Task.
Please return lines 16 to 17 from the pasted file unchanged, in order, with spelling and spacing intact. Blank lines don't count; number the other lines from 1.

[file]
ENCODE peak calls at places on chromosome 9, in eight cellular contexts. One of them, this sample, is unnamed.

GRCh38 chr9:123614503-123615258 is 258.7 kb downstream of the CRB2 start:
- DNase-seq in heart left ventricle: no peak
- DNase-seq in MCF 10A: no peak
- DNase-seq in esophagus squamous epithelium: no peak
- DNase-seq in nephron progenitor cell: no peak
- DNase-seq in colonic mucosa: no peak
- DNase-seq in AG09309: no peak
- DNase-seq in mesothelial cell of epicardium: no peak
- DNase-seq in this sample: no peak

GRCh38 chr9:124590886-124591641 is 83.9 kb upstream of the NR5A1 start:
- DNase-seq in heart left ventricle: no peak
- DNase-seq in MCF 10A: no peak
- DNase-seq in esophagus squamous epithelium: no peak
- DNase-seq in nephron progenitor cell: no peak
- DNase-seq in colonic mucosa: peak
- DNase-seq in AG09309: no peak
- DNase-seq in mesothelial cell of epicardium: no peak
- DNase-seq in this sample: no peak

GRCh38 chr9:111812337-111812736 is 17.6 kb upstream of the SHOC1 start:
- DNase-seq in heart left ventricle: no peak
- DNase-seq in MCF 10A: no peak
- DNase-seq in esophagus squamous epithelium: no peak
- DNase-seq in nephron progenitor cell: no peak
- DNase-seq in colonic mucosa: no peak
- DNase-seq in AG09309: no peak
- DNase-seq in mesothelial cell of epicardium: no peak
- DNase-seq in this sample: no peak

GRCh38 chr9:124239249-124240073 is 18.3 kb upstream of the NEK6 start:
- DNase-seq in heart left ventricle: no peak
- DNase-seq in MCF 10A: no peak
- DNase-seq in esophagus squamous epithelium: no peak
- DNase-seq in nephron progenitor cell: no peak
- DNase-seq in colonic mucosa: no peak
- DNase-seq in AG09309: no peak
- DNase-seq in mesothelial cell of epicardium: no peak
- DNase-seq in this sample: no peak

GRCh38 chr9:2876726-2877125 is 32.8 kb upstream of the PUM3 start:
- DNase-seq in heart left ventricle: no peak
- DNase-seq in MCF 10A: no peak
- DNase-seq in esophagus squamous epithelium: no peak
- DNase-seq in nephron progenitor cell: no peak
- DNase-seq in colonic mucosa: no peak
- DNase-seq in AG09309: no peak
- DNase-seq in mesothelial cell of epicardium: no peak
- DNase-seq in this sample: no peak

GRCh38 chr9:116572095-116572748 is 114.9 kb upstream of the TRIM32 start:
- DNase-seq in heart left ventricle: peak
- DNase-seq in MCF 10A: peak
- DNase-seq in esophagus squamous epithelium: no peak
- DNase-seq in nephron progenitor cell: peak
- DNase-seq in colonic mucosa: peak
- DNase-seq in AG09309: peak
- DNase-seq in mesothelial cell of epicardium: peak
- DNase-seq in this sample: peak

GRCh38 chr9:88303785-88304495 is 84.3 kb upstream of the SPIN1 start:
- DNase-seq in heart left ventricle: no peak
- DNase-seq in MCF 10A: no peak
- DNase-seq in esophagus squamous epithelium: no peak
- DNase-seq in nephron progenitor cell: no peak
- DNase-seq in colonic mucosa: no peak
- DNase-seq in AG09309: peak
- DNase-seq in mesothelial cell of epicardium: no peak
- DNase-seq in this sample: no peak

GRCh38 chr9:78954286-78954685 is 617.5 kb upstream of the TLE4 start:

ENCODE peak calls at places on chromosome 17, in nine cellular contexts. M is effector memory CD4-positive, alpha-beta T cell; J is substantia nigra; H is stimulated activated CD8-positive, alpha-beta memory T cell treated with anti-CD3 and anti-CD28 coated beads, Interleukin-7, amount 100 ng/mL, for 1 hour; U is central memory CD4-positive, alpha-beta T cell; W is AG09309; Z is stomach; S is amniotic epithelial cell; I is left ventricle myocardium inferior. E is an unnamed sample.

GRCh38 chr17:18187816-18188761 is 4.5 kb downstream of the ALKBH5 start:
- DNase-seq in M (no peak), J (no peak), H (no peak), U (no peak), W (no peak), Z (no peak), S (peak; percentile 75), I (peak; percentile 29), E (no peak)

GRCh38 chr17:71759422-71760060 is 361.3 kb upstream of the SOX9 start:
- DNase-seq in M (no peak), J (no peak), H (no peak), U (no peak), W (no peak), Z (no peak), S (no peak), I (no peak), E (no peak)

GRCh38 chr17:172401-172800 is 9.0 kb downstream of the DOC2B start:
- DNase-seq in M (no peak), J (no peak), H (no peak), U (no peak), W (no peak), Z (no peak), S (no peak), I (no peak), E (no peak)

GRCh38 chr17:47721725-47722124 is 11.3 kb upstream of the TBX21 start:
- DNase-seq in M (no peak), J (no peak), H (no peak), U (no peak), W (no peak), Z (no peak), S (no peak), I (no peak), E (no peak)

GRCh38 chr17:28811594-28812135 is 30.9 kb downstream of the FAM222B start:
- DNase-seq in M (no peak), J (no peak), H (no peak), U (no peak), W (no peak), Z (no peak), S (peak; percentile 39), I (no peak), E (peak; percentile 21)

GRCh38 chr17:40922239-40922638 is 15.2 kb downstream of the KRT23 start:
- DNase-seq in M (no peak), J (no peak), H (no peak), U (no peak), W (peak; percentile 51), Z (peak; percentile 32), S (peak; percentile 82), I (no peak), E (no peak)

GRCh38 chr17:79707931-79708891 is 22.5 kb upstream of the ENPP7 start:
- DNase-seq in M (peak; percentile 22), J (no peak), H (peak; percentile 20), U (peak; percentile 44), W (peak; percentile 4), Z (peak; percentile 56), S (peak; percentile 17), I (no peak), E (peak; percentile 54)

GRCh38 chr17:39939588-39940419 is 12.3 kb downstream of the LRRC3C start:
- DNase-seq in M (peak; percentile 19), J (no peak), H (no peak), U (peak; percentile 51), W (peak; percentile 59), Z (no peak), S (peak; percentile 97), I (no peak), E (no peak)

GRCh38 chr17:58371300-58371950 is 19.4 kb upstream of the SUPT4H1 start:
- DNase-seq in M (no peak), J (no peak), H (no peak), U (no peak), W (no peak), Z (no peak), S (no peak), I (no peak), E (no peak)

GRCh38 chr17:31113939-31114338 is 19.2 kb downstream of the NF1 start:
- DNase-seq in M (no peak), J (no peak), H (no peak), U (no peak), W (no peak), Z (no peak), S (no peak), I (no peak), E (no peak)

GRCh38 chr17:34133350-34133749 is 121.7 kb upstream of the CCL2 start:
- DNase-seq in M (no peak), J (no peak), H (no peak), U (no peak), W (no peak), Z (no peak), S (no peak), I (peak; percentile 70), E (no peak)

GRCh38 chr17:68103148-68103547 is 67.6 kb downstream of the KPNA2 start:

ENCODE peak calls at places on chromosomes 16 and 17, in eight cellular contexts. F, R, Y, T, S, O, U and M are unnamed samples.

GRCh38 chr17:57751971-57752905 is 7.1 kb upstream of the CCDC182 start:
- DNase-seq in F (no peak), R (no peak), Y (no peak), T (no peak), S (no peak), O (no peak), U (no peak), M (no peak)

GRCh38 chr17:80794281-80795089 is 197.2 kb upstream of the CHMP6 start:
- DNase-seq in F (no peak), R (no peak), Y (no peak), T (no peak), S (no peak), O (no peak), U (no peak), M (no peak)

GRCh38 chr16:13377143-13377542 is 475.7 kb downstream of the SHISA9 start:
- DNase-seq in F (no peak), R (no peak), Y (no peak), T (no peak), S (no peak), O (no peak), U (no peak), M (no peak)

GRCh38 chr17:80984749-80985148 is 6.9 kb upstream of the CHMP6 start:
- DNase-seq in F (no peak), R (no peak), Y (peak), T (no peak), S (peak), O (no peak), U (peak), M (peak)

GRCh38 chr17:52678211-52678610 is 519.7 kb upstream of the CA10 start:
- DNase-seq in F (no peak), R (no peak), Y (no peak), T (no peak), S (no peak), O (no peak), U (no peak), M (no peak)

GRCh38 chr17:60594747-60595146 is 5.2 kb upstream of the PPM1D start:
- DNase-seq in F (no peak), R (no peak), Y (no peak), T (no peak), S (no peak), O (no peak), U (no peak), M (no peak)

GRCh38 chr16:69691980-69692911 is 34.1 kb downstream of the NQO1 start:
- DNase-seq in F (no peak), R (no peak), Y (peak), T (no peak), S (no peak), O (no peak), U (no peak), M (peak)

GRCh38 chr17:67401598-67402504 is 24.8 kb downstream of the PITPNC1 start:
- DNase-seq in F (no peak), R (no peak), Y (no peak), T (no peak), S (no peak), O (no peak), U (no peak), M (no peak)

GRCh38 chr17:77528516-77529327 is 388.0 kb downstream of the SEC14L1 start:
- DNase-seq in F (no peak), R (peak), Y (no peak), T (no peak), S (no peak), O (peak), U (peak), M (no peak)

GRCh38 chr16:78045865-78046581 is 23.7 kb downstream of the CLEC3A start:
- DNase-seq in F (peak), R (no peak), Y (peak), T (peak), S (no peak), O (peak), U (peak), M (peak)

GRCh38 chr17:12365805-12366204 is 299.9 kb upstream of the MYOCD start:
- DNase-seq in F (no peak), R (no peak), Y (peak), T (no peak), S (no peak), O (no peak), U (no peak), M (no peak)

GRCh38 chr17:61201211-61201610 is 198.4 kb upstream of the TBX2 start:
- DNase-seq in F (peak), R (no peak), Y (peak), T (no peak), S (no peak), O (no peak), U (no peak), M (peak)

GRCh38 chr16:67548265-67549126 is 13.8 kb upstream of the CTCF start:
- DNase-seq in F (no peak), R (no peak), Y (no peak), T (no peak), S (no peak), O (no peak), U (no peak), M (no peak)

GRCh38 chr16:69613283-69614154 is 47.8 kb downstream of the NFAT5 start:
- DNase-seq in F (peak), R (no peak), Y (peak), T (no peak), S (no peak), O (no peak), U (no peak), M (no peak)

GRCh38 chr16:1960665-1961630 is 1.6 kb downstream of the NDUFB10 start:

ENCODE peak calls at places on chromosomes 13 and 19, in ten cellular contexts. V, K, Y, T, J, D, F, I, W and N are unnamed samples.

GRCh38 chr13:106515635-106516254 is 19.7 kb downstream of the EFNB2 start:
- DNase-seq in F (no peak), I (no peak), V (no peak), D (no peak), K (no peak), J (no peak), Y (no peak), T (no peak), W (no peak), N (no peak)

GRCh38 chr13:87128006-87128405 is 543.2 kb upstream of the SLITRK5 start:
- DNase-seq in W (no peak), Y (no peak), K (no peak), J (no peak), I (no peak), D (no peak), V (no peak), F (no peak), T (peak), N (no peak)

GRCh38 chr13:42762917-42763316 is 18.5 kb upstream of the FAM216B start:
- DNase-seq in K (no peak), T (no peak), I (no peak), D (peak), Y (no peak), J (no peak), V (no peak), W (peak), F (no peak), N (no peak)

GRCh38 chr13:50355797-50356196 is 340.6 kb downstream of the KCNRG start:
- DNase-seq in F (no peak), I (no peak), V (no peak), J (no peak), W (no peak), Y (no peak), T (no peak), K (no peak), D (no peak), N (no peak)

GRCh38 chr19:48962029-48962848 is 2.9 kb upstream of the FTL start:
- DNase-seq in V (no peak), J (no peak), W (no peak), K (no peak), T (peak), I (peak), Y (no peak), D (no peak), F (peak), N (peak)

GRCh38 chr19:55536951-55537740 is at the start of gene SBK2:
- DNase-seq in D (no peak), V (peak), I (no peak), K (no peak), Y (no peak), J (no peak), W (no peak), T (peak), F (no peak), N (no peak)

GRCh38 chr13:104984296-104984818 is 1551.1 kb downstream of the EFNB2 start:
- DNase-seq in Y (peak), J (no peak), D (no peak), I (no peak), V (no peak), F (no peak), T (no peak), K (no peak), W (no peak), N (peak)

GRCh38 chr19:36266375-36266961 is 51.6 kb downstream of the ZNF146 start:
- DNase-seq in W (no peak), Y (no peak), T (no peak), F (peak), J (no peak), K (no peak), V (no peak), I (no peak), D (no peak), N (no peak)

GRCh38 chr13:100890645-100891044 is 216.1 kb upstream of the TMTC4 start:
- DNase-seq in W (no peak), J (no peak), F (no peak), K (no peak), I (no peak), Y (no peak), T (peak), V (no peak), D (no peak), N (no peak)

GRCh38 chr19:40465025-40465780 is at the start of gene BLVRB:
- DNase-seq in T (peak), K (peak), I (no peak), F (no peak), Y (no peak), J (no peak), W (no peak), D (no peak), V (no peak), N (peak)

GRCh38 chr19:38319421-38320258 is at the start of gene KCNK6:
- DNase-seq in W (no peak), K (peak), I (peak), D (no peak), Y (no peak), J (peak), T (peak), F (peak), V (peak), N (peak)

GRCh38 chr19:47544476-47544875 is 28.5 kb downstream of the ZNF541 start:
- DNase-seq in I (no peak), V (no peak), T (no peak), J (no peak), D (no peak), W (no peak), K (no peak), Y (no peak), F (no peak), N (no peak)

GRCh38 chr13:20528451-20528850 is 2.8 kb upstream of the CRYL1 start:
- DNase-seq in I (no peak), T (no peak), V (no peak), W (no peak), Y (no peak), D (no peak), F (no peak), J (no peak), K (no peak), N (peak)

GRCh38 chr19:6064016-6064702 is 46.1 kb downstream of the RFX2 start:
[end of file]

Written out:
- DNase-seq in colonic mucosa: peak
- DNase-seq in AG09309: no peak